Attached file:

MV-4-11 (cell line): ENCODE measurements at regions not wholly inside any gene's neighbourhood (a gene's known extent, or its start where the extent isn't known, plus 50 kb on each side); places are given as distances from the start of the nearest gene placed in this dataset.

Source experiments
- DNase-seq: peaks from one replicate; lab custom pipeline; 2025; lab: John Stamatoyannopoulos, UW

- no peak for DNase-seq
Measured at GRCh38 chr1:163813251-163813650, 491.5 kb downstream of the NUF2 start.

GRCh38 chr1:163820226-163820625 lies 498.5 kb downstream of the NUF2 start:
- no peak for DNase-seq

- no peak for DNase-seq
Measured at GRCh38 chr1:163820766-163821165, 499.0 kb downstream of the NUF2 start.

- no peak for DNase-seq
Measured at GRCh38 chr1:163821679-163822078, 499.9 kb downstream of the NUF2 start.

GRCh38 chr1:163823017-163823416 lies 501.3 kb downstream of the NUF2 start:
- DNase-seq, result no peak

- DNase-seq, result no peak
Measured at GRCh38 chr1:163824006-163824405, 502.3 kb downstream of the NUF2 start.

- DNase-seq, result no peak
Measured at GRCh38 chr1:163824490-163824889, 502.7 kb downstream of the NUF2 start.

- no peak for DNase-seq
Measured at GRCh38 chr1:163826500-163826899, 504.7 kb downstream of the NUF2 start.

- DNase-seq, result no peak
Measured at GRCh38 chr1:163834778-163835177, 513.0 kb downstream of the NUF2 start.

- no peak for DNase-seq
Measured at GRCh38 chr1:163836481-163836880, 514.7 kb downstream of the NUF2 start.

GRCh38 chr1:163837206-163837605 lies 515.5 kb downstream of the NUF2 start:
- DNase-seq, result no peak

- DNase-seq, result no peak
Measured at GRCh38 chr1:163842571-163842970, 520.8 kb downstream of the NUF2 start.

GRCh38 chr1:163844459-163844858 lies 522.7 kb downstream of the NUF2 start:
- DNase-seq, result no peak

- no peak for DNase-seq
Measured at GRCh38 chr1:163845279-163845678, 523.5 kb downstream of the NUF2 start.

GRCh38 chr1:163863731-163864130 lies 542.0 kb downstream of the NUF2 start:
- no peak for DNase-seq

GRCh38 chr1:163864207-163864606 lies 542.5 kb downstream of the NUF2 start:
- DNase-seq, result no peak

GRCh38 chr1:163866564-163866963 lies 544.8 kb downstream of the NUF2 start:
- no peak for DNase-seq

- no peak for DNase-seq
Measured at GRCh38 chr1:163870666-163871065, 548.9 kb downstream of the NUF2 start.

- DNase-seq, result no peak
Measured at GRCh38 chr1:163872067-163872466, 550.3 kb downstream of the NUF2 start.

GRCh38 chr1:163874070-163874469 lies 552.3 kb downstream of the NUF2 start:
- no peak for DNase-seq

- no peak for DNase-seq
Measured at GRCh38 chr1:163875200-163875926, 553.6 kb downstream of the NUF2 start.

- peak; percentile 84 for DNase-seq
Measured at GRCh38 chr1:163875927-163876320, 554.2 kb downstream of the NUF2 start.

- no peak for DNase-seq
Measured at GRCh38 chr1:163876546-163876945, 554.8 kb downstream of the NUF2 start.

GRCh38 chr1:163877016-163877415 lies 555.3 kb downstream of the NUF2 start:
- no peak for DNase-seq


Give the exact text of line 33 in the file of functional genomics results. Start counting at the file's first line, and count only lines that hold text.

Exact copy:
- no peak for DNase-seq